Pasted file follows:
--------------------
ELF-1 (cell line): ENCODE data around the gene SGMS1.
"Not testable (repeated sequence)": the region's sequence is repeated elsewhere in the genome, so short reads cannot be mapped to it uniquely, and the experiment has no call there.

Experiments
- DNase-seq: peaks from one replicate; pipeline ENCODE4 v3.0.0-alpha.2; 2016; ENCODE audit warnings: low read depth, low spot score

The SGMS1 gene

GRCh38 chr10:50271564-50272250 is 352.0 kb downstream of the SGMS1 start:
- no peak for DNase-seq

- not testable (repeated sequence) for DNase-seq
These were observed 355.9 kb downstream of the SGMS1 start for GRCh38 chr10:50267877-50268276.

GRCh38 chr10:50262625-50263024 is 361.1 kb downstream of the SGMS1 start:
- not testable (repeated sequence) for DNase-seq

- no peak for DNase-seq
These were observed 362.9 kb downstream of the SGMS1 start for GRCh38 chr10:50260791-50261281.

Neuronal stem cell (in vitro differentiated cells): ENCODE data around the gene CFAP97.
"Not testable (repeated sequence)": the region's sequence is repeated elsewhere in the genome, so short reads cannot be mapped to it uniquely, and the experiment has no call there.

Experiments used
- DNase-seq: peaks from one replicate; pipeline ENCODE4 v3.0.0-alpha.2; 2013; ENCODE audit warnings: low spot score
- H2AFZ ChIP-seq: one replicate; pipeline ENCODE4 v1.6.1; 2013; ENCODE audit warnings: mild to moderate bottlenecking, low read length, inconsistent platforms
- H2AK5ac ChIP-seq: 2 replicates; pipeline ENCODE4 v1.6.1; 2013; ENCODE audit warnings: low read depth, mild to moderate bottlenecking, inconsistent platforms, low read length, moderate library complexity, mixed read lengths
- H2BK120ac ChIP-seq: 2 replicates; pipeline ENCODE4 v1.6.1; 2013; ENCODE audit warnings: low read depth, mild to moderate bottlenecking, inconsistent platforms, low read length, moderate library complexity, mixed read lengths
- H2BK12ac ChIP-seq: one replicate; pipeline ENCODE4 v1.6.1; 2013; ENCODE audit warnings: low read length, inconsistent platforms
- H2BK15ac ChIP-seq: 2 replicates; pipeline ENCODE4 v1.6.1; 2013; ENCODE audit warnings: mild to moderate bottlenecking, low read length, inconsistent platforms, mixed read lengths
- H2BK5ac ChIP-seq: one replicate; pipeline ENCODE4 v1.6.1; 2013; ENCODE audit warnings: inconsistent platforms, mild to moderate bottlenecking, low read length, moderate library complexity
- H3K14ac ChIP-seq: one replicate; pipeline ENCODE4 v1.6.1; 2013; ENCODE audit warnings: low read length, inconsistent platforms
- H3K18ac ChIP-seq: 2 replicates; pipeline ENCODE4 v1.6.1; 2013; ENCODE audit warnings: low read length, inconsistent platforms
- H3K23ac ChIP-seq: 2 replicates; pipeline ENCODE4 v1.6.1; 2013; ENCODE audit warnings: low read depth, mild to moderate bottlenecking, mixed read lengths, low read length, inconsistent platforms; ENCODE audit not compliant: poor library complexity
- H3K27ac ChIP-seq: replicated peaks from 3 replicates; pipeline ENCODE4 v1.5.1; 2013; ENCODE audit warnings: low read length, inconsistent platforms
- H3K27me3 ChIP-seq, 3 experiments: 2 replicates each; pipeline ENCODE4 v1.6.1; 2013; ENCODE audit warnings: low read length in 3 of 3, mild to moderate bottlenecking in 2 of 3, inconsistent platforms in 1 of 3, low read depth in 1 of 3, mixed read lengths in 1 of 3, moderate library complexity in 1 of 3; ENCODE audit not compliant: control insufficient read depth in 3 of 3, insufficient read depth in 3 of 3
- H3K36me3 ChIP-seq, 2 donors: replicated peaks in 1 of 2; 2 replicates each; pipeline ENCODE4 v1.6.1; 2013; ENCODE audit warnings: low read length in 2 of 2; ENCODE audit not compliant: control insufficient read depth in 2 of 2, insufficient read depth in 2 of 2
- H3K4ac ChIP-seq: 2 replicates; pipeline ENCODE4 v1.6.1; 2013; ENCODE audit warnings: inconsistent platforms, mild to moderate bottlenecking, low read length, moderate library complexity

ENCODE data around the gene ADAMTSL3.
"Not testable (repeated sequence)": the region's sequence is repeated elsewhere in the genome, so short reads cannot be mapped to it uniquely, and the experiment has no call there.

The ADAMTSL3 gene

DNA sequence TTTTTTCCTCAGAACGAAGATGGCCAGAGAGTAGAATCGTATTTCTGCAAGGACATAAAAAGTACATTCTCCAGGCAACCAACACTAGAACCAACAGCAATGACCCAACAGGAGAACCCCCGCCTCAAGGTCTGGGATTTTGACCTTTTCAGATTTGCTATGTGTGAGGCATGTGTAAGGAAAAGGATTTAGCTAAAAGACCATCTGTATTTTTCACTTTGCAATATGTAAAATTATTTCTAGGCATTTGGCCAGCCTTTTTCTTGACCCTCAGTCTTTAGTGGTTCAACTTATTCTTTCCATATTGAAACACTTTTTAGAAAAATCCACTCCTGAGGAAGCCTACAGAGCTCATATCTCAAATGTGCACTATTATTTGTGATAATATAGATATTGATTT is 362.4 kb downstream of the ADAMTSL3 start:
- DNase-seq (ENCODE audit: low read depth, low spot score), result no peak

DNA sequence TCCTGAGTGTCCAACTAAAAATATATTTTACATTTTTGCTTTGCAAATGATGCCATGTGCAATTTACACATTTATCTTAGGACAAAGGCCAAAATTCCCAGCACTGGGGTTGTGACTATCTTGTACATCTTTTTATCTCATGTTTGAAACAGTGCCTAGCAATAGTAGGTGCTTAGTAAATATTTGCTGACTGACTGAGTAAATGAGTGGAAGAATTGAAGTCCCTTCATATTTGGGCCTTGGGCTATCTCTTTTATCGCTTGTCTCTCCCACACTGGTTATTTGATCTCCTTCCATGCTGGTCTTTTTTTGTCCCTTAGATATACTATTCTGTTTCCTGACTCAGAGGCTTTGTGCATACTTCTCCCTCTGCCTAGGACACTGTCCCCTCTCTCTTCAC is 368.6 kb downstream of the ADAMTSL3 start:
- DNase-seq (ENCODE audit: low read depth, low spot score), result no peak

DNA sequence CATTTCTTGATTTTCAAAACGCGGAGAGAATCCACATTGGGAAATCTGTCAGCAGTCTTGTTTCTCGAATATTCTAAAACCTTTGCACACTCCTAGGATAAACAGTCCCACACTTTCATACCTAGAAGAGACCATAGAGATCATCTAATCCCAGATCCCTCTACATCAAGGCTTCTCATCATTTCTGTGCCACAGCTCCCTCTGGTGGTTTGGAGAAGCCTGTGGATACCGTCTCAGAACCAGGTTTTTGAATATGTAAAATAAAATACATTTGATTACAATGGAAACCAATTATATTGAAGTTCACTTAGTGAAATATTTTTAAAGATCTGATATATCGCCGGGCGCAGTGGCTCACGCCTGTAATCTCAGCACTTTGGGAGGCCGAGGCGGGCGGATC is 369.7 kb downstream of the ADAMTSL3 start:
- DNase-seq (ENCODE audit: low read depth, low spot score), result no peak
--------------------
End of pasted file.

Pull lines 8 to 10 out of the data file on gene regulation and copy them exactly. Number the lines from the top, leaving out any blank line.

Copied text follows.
- not testable (repeated sequence) for DNase-seq
These were observed 355.9 kb downstream of the SGMS1 start for GRCh38 chr10:50267877-50268276.

GRCh38 chr10:50262625-50263024 is 361.1 kb downstream of the SGMS1 start: